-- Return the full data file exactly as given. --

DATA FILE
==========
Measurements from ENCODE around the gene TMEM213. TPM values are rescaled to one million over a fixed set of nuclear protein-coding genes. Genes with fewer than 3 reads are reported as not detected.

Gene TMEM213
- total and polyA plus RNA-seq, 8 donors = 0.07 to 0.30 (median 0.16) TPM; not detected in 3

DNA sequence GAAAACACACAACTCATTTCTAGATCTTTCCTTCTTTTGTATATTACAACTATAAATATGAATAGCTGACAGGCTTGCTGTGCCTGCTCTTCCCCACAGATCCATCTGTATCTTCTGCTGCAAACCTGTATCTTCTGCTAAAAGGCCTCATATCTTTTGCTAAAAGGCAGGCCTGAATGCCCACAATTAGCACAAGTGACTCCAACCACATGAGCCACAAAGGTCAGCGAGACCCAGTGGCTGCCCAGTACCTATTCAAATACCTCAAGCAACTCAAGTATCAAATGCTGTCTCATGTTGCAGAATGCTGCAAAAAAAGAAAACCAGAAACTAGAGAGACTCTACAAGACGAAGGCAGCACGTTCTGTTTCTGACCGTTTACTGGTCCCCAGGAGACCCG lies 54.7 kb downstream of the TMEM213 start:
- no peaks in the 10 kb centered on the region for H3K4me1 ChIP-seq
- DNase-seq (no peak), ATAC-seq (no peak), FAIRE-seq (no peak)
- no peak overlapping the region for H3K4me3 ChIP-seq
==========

Measurements from ENCODE around the gene TMEM213. TPM values are rescaled to one million over a fixed set of nuclear protein-coding genes. Genes with fewer than 3 reads are reported as not detected.

Gene TMEM213
- total and polyA plus RNA-seq, 8 donors = 0.07 to 0.30 (median 0.16) TPM; not detected in 3

DNA sequence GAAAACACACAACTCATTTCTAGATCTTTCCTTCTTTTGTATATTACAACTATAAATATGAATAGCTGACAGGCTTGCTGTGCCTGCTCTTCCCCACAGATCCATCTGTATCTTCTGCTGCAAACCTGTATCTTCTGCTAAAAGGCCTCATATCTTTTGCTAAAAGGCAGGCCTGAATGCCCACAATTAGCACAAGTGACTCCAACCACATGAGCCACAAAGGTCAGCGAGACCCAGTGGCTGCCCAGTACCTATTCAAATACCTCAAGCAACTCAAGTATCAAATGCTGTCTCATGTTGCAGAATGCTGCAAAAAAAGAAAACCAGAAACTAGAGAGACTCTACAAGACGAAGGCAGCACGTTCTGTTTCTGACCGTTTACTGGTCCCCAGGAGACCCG lies 54.7 kb downstream of the TMEM213 start:
- no peaks in the 10 kb centered on the region for H3K4me1 ChIP-seq
- DNase-seq (no peak), ATAC-seq (no peak), FAIRE-seq (no peak)
- no peak overlapping the region for H3K4me3 ChIP-seq